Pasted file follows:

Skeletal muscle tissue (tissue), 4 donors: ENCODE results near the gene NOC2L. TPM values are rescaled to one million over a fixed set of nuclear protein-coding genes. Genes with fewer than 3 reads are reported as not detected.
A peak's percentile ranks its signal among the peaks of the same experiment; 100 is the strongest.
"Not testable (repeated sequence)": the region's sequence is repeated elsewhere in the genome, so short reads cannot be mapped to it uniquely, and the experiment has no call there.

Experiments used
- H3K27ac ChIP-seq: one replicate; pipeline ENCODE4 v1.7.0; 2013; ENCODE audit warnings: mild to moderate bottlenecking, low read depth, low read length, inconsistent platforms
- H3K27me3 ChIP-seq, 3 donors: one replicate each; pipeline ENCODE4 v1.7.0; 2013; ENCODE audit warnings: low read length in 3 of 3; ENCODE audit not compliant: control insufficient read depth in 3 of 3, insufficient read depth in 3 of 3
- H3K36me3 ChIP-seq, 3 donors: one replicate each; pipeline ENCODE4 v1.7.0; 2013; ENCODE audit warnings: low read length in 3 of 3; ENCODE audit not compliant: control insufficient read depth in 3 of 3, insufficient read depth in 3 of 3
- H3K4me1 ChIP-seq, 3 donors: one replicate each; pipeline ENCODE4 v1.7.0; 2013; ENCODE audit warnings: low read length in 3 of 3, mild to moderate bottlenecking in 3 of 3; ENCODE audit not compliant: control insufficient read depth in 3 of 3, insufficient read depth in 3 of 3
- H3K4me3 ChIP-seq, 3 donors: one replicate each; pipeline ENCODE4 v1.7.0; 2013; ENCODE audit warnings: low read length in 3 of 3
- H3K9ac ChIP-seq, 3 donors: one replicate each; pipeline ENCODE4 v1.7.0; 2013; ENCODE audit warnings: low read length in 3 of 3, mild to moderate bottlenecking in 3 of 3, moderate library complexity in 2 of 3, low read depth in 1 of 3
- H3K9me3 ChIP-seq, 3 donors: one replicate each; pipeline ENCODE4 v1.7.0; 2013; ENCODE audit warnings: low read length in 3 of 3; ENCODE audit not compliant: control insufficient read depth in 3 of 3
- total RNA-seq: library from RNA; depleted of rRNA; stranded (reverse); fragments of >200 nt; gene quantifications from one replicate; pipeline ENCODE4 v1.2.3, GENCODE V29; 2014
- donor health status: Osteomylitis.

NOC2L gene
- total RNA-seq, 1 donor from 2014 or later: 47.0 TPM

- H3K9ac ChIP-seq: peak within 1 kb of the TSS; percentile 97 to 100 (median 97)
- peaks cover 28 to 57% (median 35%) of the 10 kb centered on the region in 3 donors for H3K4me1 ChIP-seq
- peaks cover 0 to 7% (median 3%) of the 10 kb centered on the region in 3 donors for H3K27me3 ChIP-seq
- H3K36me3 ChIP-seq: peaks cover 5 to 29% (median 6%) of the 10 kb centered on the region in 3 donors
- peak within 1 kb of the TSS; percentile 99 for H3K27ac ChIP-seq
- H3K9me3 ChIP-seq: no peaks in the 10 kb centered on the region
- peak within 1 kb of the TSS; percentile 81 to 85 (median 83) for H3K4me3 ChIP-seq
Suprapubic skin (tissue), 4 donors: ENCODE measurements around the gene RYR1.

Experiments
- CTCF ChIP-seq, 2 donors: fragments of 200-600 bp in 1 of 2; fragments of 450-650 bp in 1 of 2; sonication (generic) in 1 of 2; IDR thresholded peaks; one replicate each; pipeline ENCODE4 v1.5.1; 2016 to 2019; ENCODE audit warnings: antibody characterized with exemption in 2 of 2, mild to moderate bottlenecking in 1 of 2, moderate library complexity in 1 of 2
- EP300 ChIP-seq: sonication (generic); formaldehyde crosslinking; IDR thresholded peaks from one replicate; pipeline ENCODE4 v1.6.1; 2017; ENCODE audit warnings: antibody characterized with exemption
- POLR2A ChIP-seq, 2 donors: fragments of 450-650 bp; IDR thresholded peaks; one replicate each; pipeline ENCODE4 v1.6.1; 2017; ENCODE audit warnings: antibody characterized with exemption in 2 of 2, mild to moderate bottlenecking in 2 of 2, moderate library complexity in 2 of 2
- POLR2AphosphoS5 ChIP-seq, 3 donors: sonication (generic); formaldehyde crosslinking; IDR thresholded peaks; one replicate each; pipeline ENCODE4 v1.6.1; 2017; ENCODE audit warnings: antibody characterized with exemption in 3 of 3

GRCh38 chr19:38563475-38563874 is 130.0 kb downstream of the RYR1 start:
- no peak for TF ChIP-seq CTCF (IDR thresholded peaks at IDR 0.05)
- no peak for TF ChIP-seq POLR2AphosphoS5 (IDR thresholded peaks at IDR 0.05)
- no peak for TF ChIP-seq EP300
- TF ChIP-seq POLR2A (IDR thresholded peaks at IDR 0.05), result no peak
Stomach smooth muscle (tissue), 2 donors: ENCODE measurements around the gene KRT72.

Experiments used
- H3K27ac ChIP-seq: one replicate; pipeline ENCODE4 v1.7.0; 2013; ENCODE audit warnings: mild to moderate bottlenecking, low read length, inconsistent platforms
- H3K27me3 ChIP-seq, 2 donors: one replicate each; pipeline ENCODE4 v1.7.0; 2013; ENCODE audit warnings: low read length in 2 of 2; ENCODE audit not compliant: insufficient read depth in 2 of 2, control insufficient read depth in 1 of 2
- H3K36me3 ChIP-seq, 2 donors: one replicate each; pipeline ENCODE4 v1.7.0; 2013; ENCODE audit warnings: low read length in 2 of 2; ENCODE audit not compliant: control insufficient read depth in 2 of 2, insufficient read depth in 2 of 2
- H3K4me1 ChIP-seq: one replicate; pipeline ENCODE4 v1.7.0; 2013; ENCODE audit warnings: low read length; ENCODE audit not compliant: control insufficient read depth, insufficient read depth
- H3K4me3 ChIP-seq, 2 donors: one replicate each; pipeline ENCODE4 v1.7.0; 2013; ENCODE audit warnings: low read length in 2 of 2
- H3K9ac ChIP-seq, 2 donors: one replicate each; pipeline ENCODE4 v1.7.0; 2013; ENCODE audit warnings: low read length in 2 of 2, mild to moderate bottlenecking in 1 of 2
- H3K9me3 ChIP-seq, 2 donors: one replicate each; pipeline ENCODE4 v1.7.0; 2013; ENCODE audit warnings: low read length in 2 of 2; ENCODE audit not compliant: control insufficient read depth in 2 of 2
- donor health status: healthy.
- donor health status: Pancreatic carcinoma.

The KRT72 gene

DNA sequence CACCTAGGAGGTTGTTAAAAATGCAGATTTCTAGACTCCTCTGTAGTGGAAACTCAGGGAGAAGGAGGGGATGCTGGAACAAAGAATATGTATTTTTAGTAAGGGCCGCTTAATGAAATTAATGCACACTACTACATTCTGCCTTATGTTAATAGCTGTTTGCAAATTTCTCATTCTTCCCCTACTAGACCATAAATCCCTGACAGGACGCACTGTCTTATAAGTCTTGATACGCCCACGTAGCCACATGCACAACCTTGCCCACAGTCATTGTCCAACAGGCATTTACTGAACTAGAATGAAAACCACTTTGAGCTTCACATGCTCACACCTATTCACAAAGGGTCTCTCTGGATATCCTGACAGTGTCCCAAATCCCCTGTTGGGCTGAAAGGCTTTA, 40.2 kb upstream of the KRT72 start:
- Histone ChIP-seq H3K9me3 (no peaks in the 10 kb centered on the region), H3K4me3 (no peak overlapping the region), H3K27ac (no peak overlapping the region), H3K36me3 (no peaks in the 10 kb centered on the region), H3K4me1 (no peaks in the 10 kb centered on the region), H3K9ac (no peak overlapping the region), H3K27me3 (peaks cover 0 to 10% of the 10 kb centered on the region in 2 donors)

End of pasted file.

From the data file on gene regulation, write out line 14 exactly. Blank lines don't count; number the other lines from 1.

NOC2L gene